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Another Reason Not to Count on Social Security 01/20/2017 social security during retirement

Nearly every year since 1975, social security has undergone a cost of living adjustment (COLA). Benefits go up slightly, to reflect price increases, inflation, and other factors that make everyday living more expensive. The first year, it went up by 8%. Lately, rises have been smaller, but most years still see the amount go up at least a little. This year is no exception. Seniors collecting benefits will see them increase by a whopping five dollars, for a 0.3% increase—the lowest rise since these adjustments started.

We’ve talked before about why you won’t be able to depend on social security to support you when you retire. This latest incident demonstrates yet another reason.

The Actual Cost of Living

If you’re optimistic, you might argue that a small increase is better than none. Last year, benefits didn’t go up at all, nor did they in 2009 or 2010, in the wake of the economic crisis. However, even though they’ll technically be receiving more money next year, most seniors will still see their disposable incomes decrease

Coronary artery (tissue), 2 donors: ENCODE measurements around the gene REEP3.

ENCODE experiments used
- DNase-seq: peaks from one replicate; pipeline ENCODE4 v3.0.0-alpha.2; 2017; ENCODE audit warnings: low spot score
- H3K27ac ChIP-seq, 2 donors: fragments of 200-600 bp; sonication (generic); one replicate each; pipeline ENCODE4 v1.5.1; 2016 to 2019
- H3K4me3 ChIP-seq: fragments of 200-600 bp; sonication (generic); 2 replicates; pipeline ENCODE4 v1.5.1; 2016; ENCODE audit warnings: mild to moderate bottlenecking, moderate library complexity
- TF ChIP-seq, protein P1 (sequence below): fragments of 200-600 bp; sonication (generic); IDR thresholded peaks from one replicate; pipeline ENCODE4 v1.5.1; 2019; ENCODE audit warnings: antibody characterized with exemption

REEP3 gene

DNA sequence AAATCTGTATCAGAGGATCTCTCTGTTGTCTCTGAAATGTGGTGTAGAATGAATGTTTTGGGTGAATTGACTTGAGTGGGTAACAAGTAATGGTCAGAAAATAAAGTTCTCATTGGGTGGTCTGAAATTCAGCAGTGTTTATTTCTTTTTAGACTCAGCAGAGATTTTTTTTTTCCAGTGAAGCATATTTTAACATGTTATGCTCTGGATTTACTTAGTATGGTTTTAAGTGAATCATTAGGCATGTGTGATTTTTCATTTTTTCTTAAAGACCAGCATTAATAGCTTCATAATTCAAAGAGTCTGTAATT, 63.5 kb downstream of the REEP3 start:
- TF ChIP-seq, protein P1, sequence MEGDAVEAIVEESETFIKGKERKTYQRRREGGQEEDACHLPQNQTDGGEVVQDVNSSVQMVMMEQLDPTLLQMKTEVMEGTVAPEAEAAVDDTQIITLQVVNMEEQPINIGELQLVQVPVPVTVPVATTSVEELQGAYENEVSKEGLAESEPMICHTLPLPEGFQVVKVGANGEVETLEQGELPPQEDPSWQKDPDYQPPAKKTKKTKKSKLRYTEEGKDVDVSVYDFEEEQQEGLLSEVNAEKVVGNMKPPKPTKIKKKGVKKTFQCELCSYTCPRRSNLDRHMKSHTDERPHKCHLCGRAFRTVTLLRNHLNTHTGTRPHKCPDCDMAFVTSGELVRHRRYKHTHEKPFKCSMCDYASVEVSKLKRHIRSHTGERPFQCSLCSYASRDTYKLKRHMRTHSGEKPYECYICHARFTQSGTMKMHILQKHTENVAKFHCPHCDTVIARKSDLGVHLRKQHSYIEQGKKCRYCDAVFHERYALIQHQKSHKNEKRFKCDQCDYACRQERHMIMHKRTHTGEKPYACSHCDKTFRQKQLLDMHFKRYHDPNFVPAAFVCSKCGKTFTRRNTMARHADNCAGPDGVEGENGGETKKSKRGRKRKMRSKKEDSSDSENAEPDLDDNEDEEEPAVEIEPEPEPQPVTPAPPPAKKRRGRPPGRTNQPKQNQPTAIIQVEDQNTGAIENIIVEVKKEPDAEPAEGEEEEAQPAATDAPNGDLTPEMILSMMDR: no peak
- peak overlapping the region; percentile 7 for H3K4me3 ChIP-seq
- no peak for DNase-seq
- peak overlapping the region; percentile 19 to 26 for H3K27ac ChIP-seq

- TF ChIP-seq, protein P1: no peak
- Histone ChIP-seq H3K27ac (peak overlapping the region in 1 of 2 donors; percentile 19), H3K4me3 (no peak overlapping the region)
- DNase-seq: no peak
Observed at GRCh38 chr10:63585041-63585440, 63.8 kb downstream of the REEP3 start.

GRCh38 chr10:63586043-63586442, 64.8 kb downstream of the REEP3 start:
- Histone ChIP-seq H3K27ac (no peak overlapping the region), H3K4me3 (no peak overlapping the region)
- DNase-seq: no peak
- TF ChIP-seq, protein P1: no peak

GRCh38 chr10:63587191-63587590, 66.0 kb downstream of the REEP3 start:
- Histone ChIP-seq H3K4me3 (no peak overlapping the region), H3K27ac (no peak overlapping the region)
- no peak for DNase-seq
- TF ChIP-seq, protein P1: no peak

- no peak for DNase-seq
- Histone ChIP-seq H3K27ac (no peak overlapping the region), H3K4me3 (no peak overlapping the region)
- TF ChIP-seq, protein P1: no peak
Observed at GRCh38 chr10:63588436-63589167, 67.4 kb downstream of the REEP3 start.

Social security uses certain metrics to determine how much to adjust benefits by. They compare the third quarter of the current year to that of the previous one, and look at their inflation rates, according to the Consumer Price Index for Urban Wage Earners. If prices have gone up, benefits do as well. If not, they don’t.

This metric works in theory, but it in practice, it’s not reflective of real price increases or actual costs of daily living for seniors. This COLA, like many of the ones in recent years, doesn’t reflect increases in the actual cost of living. A single quarter isn’t really an accurate measurement of the economy as a whole.

Price Increases Eat Additional Benefits